Walk This Way
You don't have to comment with the story of how you went over the handlebars and landed on your head and would have died had it not been for your dorky-yet-life-saving helmet. I know. Really. I get it - helmets save lives. That doesn't mean they don't look dorky. Because they do. All of them. And yes, I know - wouldn't you rather look dorky than be dead.
So I asked my friend if she's getting her kid a helmet, and she said something that surprised me. That she has to. Apparently it's a law. And that offends me.
Never mind for a minute that I find helmets to be dorky. I will be honest with you. If I had a kid, and there were no helmet law, and my kid were riding their bike with training wheels on flat sidewalks in a suburb, no, I would not make my kid wear a helmet. Riding in the street, riding down hills, all that - yeah, I'd probably force the helmet.
What offends me is the idea that this is a law. That decision-making is being taken away from people law by law. There's something wrong with this. With people not having to take any personal responsibility outside of what the law tells them to do. Can it really be healthy to not have to think for yourself?
I don't think so. Not only do I find it insulting to people who are then forced to follow the law, it strikes me as unhealthy. Where will it end? It recently became a law in San Francisco that supermarkets are no longer allowed to bag groceries in plastic bags. They have to provide paper bags. Supermarkets are not happy about this - paper bags cost them more money than plastic bags. Jennie wants you to see this. So see it.
Is this going to become the norm all over the country? Will a law be passed that prohibits plastic garbage bags soon? Ziplocs? Where does it end? Should it end by force?
There's this theory in therapy that you can't say to a patient, "The reason you own 86 jackets is because as a child you were forced to wear a hand-me-down jacket for four years in a row." They have to figure it out themself, because it will mean more that way. Is it more important that plastic is yanked from the shelves next week, or that people get interested in being green and saving the earth and come up with ways to conserve on their own?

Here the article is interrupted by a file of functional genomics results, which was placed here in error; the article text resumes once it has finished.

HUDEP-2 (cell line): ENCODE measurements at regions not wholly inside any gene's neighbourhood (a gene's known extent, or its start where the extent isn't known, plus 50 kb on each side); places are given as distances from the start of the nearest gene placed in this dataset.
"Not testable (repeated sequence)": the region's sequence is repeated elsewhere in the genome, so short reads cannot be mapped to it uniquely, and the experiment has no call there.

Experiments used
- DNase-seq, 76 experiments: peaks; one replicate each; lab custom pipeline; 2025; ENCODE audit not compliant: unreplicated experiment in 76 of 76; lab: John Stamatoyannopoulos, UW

Here's another law I disagree with - that whole being illegal to let a kid sit in a car unattended thing. That's ridiculous and pathetic. It's also ineffective since at least once a year we hear of a child dying because they overheated in a car. There were many times growing up that I stayed in the car while my mother went shopping - much more fun for me to sit there reading my book than have to follow my mother around the supermarket, drugstore, or stationery store. And if I got bored (or hot, or cold, or felt like a stranger looked at me the wrong way) I could just get out, lock the doors, and go inside the store to find my mom.
However, my mother is not a fucking moron. She didn't let me sit in a car by myself when I was a baby. Or even a very little kid. She let me stay in the car in places she felt were safe. Places I was comfortable. If I got warm , I cranked open a window for some air (because in those days it wouldn't set off an alarm, plus we had manual windows, not electric ones).
Living in Florida, I called the police several times when I saw dogs panting in cars. It's *really* hot there. So hot that when you turn off the air conditioning in your car, it immediately gets hot and stuffy. How people thought it was okay to leave an animal in that environment baffles me.
Are people really so stupid and lazy that they can't stop to think "gee, I have a two year old and it's 90 degrees out, so even though it'll be a pain in the ass, I should NOT leave the kid in the car while I run in to pick up a prescription"? Yes, apparently they are. They don't think ahead enough to realize they might get stuck in a line full of geriatric people who move slowly, or might have a problem with their insurance, and what they think will be two minutes could be stretched to more than 20.
So you say the laws are for them. Fine. That's why people should be able to opt out of laws that take away the thinking. Isn't there a road in Europe that has no speed limit? I wonder how many car accidents happen there. Am I supposed to assume there's a death every day because it can't possibly be safe to drive as fast as you want? I don't. I assume people who drive there appreciate the freedom and handle it responsibly, so the freedom won't be taken away from them.
San Francisco is a bit unique when it comes to laws - they're more suggestions and guidelines, rather than laws. There is construction going on where I work - so much so that a cop is stationed there, to help coordinate street traffic with construction workers with pedestrians. Every day I cross the street in the middle of the block, rather than at the corner. Cop never even blinks. Jaywalking schmaywalking.
This is how it should be. I am an adult. I am capable of deciding when it is safe to cross a one-way street. If it were not safe, I would not cross where I do. I know that in another state, I would not be able to get away with this.
Now, I know that there are a LOT of dumb people out there. And maybe it's for those people that laws are invented. But if that's the case, shouldn't we be able to "test out" of having to follow certain laws?
I'm just worried this nation is headed in a direction that does not involve having to think and make good decisions, but rather follow laws.